Articles | Volume 10, issue 2
The Cryosphere, 10, 553–567, 2016
The Cryosphere, 10, 553–567, 2016

Research article 09 Mar 2016

Research article | 09 Mar 2016

A comprehensive interpretation of the NEEM basal ice build-up using a multi-parametric approach

Thomas Goossens1, Célia J. Sapart1,2, Dorthe Dahl-Jensen3, Trevor Popp3, Saïda El Amri1, and Jean-Louis Tison1 Thomas Goossens et al.
  • 1Laboratoire de Glaciologie, Université Libre de Bruxelles, 1050 Brussels, Belgium
  • 2Institute for Marine and Atmospheric Research Utrecht, Utrecht University, 3584CC Utrecht, the Netherlands
  • 3Centre for Ice and Climate, Niels Bohr Institute, University of Copenhagen, 2100 Copenhagen, Denmark

Abstract. Basal ice is a common expression to describe bottom ice layers of glaciers, ice caps and ice sheets in which the ice is primarily conditioned by processes operating at the bed. It is chemically and/or physically distinct from the ice above and can be characterized by a component of basally derived sediments. The study of basal ice properties provides a rare opportunity to improve our understanding of subglacial environments and processes and to refine ice sheet behaviour modelling. Here, we present and discuss the results of water stable isotopes (δ18O and δD), ice fabrics, debris weight/size distribution and gas content of the basal part of the NEEM (North Greenland Eemian Ice Drilling Project) ice core. Below a depth of 2533.85 m, almost 10 m of basal debris-rich material was retrieved from the borehole, and regular occurrence of frozen sediments with only interstitial ice lenses in the bottom 5 m suggest that the ice–bedrock interface was reached. The sequence is composed of an alternation of three visually contrasting types of ice: clear ice with specks (very small amounts) of particulate inclusions, stratified debris-rich layers and ice containing dispersed debris. The use of water stable isotope signatures (δ18O and δD), together with other parameters, allows discrimination between the different types of ice and to unravel the processes involved in their formation and transformation. The basal debris-rich material presents δ18O values [−39.9 ‰; −34.4 ‰] within the range of the above last 300 m of unaltered meteoric ice [−44.9 ‰; −30.6 ‰] spanning a glacial-interglacial range of values. This rules out the hypothesis of a basal ice layer originating from pre-ice sheet ice overridden by the growing ice sheet, as previously suggested e.g. in the case of GRIP (Greenland Ice Core Project). We show that clear basal ice with specks corresponds to altered meteoric glacial ice where some of the climatic signal could have been preserved. However, the stratified debris-rich layers and the ice containing dispersed debris layers respectively express an “open” or “closed” system melting/refreezing signature, somewhat blurred by mixing processes in the upper part of the sequence. Climatic reconstruction is therefore prohibited from these ice types. We propose a first interpretative framework for the build-up of the NEEM basal ice sequence, based on the origin of the various ice types.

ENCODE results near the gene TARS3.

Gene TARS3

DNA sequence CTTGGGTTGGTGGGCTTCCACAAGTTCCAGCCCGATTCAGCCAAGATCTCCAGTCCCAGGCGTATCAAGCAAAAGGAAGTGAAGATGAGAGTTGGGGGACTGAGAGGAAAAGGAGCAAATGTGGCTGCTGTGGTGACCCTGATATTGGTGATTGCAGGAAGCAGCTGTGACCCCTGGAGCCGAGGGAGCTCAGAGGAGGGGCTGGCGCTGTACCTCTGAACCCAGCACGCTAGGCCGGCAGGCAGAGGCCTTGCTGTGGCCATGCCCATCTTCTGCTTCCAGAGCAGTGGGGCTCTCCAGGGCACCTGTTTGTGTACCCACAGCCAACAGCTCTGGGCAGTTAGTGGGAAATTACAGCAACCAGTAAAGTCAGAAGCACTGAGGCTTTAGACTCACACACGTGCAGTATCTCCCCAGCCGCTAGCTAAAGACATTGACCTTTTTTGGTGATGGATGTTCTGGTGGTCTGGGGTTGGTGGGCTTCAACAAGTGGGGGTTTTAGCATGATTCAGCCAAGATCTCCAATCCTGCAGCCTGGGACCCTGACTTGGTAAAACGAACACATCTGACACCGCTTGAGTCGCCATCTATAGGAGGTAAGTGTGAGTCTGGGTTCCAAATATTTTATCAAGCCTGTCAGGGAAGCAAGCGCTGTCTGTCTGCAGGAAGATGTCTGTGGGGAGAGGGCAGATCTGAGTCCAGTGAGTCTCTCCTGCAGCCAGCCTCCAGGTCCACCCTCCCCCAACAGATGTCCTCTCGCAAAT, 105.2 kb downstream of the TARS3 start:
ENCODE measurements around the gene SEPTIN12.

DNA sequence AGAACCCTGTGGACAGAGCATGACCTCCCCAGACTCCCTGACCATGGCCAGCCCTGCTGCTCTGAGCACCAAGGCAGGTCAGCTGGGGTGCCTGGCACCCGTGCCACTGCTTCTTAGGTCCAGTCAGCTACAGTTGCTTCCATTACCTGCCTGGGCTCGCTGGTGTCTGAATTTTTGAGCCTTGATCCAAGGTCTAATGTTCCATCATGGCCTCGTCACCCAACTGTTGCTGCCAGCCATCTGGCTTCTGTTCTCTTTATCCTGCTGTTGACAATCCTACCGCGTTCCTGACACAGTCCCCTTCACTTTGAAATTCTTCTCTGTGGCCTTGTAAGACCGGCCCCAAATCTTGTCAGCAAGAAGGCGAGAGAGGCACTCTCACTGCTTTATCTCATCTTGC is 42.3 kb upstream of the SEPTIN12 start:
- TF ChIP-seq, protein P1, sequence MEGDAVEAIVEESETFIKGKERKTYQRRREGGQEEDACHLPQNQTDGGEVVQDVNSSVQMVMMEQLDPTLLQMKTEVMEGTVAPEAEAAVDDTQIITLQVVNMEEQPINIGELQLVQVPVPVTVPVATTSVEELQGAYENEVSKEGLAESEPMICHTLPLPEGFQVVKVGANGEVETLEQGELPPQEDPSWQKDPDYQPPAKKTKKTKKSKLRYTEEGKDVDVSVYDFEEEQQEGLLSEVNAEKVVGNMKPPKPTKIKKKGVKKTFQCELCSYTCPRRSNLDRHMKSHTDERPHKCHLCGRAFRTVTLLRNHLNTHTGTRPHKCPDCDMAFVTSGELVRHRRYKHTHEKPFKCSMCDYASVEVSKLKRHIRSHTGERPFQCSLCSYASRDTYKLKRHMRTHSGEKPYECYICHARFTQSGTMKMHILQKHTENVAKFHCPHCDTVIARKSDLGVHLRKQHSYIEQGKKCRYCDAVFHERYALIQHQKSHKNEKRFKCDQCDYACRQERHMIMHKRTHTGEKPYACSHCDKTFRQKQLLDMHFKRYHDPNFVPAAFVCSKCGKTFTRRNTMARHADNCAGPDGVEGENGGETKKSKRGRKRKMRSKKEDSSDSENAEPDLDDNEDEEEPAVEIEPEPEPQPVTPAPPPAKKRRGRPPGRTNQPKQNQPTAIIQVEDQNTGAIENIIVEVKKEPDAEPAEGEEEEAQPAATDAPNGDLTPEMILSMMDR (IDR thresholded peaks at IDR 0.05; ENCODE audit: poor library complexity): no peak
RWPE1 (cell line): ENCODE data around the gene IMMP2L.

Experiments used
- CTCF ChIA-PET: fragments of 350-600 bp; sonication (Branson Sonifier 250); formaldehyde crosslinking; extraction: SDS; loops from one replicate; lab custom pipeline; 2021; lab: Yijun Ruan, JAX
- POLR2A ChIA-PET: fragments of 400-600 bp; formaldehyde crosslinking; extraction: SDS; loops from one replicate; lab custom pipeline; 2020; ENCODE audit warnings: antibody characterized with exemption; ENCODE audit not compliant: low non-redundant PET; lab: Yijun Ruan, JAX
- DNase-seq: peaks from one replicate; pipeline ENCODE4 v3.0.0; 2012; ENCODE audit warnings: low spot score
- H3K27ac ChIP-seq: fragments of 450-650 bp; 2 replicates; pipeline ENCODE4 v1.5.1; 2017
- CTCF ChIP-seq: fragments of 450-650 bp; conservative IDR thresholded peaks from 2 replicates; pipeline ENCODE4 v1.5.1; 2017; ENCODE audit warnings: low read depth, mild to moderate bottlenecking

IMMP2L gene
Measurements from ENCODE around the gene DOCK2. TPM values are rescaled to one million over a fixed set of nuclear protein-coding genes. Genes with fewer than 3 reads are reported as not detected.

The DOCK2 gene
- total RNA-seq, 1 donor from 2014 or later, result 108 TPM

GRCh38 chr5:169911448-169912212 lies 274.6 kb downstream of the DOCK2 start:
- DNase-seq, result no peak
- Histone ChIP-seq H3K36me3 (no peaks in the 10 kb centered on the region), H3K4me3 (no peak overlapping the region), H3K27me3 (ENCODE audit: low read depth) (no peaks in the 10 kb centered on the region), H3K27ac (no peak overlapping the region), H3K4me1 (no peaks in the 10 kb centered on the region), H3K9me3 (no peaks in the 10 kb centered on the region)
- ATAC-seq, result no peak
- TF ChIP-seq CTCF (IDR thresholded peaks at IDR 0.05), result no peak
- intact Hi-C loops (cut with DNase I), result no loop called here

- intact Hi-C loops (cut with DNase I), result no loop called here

Short summary
This first multi-parametric analysis of the basal ice layer of the NEEM ice core reveals that its formation does not result from a mixing process between local relict ice and the deepest ice layers of the advancing ice sheet during its growth phase. Instead, it is shown that the basal sequence partly originates from melting and refreezing processes acting at the ice/bedrock interface under a well-developed ice sheet. These have partially destroyed the paleoclimatic records of the ice.